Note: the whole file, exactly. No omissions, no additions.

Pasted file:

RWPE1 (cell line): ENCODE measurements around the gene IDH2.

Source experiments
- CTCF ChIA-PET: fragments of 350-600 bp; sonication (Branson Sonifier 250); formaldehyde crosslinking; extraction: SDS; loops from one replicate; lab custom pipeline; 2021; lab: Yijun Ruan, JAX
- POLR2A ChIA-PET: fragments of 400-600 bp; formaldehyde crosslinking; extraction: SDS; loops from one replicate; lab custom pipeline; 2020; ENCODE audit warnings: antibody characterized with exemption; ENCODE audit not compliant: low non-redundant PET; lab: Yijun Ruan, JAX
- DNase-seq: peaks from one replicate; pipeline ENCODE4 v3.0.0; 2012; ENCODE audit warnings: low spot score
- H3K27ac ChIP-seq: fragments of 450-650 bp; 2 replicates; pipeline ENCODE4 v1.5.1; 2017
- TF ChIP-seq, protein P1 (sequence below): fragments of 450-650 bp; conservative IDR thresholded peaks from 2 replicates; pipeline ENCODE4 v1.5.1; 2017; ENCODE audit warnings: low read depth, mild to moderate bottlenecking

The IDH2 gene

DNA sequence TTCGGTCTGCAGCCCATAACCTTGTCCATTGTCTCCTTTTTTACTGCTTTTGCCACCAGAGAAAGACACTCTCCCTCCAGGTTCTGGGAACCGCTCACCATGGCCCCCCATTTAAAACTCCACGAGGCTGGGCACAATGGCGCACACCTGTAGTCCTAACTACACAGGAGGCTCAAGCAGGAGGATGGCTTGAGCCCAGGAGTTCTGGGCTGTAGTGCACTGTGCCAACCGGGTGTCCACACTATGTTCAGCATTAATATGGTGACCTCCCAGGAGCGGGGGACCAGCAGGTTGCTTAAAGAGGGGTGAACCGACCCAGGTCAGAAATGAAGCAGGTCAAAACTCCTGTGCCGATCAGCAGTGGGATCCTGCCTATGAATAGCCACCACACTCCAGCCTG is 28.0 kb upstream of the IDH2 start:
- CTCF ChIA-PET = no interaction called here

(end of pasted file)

RWPE1 (cell line): ENCODE measurements around the gene IDH2.

Source experiments
- CTCF ChIA-PET: fragments of 350-600 bp; sonication (Branson Sonifier 250); formaldehyde crosslinking; extraction: SDS; loops from one replicate; lab custom pipeline; 2021; lab: Yijun Ruan, JAX
- POLR2A ChIA-PET: fragments of 400-600 bp; formaldehyde crosslinking; extraction: SDS; loops from one replicate; lab custom pipeline; 2020; ENCODE audit warnings: antibody characterized with exemption; ENCODE audit not compliant: low non-redundant PET; lab: Yijun Ruan, JAX
- DNase-seq: peaks from one replicate; pipeline ENCODE4 v3.0.0; 2012; ENCODE audit warnings: low spot score
- H3K27ac ChIP-seq: fragments of 450-650 bp; 2 replicates; pipeline ENCODE4 v1.5.1; 2017
- TF ChIP-seq, protein P1 (sequence below): fragments of 450-650 bp; conservative IDR thresholded peaks from 2 replicates; pipeline ENCODE4 v1.5.1; 2017; ENCODE audit warnings: low read depth, mild to moderate bottlenecking

The IDH2 gene

DNA sequence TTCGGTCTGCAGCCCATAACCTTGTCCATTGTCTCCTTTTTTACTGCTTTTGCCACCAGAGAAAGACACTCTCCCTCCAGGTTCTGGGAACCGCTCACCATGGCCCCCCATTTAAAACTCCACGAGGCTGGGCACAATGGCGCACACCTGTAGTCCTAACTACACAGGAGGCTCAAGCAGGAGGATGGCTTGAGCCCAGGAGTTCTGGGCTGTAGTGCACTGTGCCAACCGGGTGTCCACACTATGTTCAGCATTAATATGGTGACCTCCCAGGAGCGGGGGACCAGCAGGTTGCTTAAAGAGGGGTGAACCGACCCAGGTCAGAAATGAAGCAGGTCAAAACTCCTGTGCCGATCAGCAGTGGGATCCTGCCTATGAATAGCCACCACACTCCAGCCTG is 28.0 kb upstream of the IDH2 start:
- CTCF ChIA-PET = no interaction called here